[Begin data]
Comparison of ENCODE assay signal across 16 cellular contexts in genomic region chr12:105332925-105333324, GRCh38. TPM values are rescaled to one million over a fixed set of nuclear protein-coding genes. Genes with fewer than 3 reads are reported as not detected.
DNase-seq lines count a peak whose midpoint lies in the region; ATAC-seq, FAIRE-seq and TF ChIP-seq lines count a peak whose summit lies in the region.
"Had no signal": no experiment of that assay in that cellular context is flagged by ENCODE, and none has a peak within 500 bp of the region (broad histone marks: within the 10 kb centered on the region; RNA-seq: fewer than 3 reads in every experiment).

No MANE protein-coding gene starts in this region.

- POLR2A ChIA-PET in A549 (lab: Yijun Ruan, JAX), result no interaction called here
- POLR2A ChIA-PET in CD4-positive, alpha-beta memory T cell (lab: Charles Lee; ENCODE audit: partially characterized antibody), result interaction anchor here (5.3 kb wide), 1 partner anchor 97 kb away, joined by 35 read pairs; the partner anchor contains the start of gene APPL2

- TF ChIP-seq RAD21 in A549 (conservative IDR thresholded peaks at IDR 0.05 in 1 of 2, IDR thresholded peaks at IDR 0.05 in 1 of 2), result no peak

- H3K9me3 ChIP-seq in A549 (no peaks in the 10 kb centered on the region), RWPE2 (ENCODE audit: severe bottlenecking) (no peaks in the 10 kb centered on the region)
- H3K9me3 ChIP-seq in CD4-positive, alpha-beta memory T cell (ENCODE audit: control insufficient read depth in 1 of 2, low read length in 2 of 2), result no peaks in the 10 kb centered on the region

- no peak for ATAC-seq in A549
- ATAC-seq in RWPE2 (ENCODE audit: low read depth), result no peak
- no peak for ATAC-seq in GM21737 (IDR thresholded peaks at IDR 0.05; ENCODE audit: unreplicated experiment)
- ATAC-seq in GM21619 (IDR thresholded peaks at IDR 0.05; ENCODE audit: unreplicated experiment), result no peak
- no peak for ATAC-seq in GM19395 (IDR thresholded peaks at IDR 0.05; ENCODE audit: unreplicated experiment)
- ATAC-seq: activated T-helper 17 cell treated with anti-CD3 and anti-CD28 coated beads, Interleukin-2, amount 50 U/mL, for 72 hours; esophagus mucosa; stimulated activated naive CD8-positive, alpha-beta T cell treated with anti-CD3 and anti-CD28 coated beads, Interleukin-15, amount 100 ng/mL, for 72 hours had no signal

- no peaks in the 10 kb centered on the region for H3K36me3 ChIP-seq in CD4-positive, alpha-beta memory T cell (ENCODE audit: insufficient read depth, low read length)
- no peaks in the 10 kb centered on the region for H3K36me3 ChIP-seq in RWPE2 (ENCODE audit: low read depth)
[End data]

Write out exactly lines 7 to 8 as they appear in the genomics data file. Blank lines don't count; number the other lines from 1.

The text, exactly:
- TF ChIP-seq RAD21 in A549 (conservative IDR thresholded peaks at IDR 0.05 in 1 of 2, IDR thresholded peaks at IDR 0.05 in 1 of 2), result no peak

- H3K9me3 ChIP-seq in A549 (no peaks in the 10 kb centered on the region), RWPE2 (ENCODE audit: severe bottlenecking) (no peaks in the 10 kb centered on the region)